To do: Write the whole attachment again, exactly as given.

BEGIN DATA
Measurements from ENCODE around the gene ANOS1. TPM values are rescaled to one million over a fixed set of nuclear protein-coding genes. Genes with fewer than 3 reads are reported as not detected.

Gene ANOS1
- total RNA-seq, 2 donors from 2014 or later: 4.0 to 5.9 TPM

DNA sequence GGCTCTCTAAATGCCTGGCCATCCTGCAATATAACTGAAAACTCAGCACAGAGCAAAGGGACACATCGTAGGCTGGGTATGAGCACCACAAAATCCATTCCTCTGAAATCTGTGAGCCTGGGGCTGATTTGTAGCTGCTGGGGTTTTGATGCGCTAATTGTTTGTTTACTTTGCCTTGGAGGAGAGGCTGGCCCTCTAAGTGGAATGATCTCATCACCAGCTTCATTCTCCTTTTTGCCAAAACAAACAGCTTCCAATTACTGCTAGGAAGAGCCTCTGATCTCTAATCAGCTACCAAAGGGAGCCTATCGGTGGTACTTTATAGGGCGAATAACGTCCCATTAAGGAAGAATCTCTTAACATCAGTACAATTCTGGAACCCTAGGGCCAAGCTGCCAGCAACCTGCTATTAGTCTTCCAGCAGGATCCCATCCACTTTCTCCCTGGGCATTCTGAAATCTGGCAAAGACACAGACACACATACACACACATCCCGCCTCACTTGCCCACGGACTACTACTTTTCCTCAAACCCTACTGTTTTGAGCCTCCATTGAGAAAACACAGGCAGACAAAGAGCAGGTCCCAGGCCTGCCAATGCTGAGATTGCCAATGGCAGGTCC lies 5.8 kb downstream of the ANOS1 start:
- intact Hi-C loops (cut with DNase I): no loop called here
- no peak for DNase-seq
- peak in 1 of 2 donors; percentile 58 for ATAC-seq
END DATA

Measurements from ENCODE around the gene ANOS1. TPM values are rescaled to one million over a fixed set of nuclear protein-coding genes. Genes with fewer than 3 reads are reported as not detected.

Gene ANOS1
- total RNA-seq, 2 donors from 2014 or later: 4.0 to 5.9 TPM

DNA sequence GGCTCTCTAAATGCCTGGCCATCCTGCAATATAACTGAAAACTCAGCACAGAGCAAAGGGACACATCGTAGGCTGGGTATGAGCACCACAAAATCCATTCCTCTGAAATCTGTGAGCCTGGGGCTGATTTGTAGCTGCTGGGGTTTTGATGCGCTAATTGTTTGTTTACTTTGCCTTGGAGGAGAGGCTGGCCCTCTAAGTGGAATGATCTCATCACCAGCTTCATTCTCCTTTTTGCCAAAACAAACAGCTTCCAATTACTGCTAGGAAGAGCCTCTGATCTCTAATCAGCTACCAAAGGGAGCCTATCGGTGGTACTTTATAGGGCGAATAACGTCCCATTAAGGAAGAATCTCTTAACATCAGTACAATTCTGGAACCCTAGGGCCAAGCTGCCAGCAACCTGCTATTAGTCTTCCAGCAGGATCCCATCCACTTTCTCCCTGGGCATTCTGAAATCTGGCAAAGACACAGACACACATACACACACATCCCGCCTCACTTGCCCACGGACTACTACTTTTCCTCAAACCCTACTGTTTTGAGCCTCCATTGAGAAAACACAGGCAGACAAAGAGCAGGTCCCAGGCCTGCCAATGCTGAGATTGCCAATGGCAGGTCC lies 5.8 kb downstream of the ANOS1 start:
- intact Hi-C loops (cut with DNase I): no loop called here
- no peak for DNase-seq
- peak in 1 of 2 donors; percentile 58 for ATAC-seq